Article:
Theological Reflections on J.R.R. Tolkien, pt. 1: The Hobbit

Theological Reflections on J.R.R. Tolkien, pt. 1:  The Hobbit

 

Tolkien confessed that, if he had been writing an allegory of the modern world, he would have been compelled to make the hellish consequences of war much worse than they are in The Lord of the Rings: “The Ring would have been seized and used against Sauron; he would not have been annihilated but enslaved, and Barad-dûr would not have been destroyed but occupied.”

—from The Gospel According to Tolkien

 

 

Having completed a short study of Tolkien’s work and thought, I now look back and consider how his theology stacks up to the popular theological currents today. It is true that Tolkien was not a professional theologian was not really even “doing theology;” but then, neither are many of the most influential theologians in the U.S. today. In fact, modern American religious history, from William Miller to Billy Sunday to Bill Bright, has often shown the untrained theologian to be more influential than the “scholar;” and why not? Scholars tend to write for other scholars; at best, they teach somebody (a pastor or teacher or judge or whatever) who eventually goes on to translate the esoteric intellectualizing into some sort of life-philosophy or public policy. What is rare, though, is to find an “amateur” (in the true sense: one who practices an art for the love of it rather than for money) who has the insight Tolkien. As I look forward to the release of the final Hobbit movie, and as I anticipate the convening of a new Congress, I am struck by the contrasting theological themes that play out in Middle Earth and The Political Landscape. In brief, The Lord of the Rings can be fruitfully seen as a critique of Christian Zionism, and The Hobbit as a critique of the Prosperity Gospel; and together, they offer a valuable comparison to the dominant strains of The Religious Right.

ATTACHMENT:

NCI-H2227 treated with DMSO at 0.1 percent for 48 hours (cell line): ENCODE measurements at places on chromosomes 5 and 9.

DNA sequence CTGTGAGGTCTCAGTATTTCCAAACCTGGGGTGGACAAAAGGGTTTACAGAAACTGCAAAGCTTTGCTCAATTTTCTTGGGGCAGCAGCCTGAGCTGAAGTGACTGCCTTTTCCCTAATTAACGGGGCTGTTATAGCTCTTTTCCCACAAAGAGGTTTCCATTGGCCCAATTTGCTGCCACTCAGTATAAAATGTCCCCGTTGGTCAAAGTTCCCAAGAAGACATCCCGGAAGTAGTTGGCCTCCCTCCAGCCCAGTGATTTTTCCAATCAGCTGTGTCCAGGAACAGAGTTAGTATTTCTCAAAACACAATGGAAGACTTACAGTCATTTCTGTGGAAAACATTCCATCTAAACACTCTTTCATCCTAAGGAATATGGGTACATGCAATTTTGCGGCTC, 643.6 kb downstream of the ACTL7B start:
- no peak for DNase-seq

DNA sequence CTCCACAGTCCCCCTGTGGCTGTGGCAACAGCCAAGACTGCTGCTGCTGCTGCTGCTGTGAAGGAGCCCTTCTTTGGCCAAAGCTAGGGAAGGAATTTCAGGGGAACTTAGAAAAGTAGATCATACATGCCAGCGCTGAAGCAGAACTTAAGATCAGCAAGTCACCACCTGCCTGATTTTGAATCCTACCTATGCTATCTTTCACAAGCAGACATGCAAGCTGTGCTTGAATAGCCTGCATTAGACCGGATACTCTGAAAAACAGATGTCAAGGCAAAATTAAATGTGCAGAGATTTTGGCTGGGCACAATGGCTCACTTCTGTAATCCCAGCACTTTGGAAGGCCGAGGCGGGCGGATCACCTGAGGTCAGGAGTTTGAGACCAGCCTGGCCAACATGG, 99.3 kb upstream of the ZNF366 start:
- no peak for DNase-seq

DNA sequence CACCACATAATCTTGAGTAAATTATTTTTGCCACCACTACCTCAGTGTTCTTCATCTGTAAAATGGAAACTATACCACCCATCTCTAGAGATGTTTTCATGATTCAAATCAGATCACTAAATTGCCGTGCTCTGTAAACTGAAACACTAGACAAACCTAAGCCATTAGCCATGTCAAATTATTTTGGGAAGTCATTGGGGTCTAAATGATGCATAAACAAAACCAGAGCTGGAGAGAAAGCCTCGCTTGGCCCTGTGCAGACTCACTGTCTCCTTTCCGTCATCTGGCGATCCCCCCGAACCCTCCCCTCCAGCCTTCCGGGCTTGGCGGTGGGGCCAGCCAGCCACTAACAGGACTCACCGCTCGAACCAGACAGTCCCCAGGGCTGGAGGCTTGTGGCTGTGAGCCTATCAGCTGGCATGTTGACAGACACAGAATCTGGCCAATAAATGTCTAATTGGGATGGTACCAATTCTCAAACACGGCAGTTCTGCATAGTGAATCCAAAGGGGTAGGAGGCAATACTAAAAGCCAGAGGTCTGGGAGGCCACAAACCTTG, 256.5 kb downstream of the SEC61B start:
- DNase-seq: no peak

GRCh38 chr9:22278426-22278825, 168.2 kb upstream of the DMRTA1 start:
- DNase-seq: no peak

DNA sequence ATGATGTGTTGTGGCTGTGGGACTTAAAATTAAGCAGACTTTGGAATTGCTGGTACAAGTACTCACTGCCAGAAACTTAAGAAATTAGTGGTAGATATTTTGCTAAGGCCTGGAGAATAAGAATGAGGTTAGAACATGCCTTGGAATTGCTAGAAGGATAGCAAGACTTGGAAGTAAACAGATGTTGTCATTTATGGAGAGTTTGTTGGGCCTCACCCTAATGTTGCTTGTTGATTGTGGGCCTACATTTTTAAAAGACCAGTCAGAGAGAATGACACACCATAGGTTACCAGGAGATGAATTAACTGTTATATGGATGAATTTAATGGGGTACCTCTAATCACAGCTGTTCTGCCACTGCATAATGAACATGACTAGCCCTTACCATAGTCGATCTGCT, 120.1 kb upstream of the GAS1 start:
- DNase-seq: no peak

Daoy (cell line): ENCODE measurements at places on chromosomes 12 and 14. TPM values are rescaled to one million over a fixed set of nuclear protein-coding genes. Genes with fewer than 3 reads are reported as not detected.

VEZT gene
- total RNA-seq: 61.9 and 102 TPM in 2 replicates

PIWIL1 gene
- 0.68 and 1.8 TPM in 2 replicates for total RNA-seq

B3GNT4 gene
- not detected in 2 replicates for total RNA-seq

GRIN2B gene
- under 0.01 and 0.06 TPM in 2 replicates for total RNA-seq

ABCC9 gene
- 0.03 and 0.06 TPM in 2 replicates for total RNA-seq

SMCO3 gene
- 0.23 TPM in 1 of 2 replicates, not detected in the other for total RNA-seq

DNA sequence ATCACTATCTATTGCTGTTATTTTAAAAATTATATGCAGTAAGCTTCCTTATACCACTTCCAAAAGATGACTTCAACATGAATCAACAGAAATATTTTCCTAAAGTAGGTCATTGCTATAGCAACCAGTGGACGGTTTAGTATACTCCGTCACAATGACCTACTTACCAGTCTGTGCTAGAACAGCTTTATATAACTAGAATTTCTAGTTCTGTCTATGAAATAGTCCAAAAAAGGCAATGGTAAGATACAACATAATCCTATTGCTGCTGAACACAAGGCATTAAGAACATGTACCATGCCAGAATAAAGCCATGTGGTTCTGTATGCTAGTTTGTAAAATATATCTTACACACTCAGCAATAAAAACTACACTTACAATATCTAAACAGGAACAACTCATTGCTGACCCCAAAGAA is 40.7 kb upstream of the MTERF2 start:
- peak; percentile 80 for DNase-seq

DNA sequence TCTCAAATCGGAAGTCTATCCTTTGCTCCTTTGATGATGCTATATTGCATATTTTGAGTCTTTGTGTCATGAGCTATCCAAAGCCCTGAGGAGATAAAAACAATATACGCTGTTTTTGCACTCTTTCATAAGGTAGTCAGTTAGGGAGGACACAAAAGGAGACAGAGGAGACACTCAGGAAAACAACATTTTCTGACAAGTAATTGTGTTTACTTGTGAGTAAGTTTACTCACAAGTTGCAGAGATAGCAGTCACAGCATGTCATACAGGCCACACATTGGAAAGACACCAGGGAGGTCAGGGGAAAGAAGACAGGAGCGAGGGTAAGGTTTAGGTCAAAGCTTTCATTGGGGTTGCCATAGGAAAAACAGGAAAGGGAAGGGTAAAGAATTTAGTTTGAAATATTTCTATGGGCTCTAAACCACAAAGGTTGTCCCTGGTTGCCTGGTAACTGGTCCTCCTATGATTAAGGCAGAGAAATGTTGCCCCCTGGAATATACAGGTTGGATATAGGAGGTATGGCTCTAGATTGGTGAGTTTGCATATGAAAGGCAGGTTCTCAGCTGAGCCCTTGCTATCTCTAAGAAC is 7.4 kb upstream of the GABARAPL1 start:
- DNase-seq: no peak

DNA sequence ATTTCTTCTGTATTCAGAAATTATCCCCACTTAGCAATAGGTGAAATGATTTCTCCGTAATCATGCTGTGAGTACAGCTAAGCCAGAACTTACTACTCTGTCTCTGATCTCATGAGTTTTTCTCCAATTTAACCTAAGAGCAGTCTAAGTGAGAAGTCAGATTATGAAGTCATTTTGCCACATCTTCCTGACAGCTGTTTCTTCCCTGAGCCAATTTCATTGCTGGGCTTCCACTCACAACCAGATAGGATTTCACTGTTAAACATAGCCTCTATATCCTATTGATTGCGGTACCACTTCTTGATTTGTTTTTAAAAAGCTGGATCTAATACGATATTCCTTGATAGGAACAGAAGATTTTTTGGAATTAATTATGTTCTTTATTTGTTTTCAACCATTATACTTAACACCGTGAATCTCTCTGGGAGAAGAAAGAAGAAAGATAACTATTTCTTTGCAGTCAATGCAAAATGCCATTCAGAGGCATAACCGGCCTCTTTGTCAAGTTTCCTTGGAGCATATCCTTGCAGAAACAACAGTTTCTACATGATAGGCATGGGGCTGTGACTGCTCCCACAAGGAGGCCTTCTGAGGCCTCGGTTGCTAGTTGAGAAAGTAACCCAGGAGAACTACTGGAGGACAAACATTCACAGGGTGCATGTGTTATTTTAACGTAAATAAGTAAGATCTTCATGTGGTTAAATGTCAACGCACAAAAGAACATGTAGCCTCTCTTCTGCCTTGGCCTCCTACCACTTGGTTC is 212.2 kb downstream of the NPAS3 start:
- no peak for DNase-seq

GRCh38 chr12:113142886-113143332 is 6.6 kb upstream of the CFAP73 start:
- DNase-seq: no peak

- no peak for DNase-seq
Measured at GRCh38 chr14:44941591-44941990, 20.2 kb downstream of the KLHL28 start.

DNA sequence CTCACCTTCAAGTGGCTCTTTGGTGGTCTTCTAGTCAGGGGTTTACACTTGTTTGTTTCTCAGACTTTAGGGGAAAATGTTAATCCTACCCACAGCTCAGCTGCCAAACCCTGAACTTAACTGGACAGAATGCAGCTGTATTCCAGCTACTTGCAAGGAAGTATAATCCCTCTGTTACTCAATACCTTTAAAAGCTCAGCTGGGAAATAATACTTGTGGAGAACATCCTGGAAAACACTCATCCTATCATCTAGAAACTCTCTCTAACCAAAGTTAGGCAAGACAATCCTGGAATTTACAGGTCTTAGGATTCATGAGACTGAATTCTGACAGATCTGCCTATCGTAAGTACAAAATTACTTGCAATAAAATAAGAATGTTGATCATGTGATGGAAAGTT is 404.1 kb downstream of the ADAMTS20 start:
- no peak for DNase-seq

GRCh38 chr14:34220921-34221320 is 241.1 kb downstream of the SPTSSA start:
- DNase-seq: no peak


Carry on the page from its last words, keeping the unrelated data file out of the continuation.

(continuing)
Tolkien was not an ascetic. All the biographical discussions I have read affirm that. However, he does not equate money with virtue, or see comfort as automatically indicative of divine favor. Today, many (not all) of the largest churches are non-denominational megachurches preaching some variation of The Prosperity Gospel: if you tithe, and follow the pastor’s directions on social-political issues such as gay marriage, you will become wealthy and happy; if you are not wealthy and happy, you are sinning, and need to give more money, be more socially judgmental and more stridently anti-intellectual. There is a direct cause-effect taught in many of these megachurches; and this theology is spreading beyond the U.S. to Africa. Tolkien’s heroes, by contrast, know better. Bilbo is not a monk; he enjoys his six meals a day, his pipe and beer and comfortable home and nice clothes. And when we meet him, he probably does believe he “deserves” all that he has, since he has always been a good society man and never done anything unusual. But when he leaves his home, his views on wealth moderate. He becomes like Luke’s “Unjust Steward,” who uses his wealth not to make more wealth, but to make friends. He gives away all of the treasure he has rightfully earned from the dragon’s hoard; and when he is pressed to accept some reward, consents only to take as much as he can easily transport home. It is hard to tell whether he is really wealthier after plundering Smaug or not; he gives away all the troll hoard and spends much of the dragon treasure buying back his own belongings from his “heirs” after he has returned home only to find he has been declared dead. What has changed is that he holds his property more loosely; or rather, it holds him more loosely.

Tolkien’s characters show that some wealth is useful and contributes to happiness; but too much is perhaps worse than not enough. The Master of Lake-Town ends up dying alone in the wilderness with the dragon-gold he has stolen from the town. Thorin too ends up dead as a result of his greed. Smaug has literally absorbed much of his treasure, his skin embedded with countless gems; and in the end they lie with his carcass under the lake, considered cursed by those who know of them. The dragon hoard brings death to those who covet it most; but still, it proves to be a blessing to those who hold it lightly and pass it on freely. It is through trade, not theft or conquest, that prosperity returns to Dale.